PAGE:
People that like a business page can send messages with questions, or post on the timeline of the page and even negative comments can be addressed in a way that allows others to see you care about customers.

Using Twitter, on the other hand, is good for a business because thousands of people can share your message in an instant. Interaction is similar to instant messaging, only with a potential audience of thousands or more.

As with Facebook, Twitter can be a place where customer service is showcased, but it must be done within Twitter’s 140 character limit.

Using Twitter and Facebook together is often the best choice for business, the guide says.

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Brisbane businessman turns disaster into dollars

Monday, September 30th, 2013

Brisbane businessman Michael French turned the raging floods in that city in 2011 into a successful online business by filling a niche that so many people don’t know they need until it’s too late.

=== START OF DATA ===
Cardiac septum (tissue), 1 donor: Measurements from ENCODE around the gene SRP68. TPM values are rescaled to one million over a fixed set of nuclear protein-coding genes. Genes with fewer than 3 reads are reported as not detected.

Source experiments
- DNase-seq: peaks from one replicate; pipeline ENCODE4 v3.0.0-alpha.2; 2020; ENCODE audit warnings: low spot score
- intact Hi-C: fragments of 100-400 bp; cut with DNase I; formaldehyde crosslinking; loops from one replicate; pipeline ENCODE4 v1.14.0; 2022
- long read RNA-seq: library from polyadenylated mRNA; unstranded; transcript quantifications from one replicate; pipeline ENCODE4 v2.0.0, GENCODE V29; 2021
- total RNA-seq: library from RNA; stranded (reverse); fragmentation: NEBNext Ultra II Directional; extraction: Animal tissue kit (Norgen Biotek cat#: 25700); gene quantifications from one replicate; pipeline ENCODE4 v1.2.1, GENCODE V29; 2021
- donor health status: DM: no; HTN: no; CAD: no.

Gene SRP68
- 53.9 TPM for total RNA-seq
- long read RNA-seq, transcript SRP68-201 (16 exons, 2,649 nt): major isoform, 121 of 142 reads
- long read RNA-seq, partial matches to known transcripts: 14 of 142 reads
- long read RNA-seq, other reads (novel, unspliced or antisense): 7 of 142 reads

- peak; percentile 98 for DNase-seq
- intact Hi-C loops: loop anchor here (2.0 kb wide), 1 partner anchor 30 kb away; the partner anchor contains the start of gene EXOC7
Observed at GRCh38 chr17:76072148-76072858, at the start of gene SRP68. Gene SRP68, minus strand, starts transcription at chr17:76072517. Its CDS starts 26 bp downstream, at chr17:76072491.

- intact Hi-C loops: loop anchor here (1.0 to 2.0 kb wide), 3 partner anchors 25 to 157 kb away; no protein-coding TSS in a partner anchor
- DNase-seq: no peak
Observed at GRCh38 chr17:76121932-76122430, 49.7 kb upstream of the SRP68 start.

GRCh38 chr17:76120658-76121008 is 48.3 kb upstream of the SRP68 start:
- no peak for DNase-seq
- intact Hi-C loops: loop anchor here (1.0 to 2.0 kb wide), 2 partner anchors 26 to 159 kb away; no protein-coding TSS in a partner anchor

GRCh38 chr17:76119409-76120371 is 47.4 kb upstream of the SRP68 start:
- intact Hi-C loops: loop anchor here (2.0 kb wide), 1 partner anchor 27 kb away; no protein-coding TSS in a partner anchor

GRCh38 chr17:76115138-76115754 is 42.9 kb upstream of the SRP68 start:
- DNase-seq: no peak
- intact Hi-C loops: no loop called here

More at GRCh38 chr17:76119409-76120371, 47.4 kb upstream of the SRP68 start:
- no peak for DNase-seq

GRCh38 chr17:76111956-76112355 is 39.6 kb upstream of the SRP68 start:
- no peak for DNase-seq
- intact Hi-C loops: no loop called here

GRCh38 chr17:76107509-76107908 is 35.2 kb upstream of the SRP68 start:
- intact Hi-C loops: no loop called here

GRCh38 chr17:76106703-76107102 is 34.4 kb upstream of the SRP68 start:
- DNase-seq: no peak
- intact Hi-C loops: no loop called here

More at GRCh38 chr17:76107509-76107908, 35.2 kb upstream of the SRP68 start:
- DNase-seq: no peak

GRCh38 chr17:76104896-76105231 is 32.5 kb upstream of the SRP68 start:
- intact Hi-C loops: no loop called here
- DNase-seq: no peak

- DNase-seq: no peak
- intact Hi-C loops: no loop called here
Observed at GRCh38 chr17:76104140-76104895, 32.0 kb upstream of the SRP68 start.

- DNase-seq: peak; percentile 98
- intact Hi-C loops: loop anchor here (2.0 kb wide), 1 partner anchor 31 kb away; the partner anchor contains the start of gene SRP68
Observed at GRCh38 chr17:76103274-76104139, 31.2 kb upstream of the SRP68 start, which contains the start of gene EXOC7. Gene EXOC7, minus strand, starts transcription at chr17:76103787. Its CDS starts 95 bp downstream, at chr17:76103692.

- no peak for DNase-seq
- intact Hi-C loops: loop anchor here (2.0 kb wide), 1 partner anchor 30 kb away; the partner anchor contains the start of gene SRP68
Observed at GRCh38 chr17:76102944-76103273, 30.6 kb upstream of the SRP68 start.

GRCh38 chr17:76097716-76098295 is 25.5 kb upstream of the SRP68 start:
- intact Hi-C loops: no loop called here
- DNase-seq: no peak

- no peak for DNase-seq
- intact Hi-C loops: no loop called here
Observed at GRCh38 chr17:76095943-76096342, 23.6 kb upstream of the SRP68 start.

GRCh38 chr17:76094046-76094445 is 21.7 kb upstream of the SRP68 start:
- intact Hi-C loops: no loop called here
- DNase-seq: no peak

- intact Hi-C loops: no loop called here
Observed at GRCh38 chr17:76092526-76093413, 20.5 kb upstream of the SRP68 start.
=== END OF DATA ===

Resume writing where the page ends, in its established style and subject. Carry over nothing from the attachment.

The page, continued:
Photo credit; johndal on Flickr

Photo credit; johndal on Flickr

While he watched flood waters near his home, French worried about the state of his office, which held his digital marketing company only a few kilometres away. That’s when the idea for his Bizeo app hit him.

Essentially a dashboard app, Bizeo monitors all available data from servers to engines on key machinery, to temperature to exchange rates and social media for a business that is experiencing an emergency like a flood.

“Business owners spend a lot of their time running around checking on things, but this does it for them, and gives them a single indicator that everything is alright,” French says. “Bizeo monitors the status and data across your whole enterprise, and watches everything at once.”

As many Brisbane businesses struggled in the aftermath of the floods, French realized he could add even more functionality to the app.

“Our cashflow was struggling as our debtors blew out and our sales pipeline struggled as many Brisbane groups went under,” French says. “Bizeo now plugs into your CRM, accounting and social media systems.”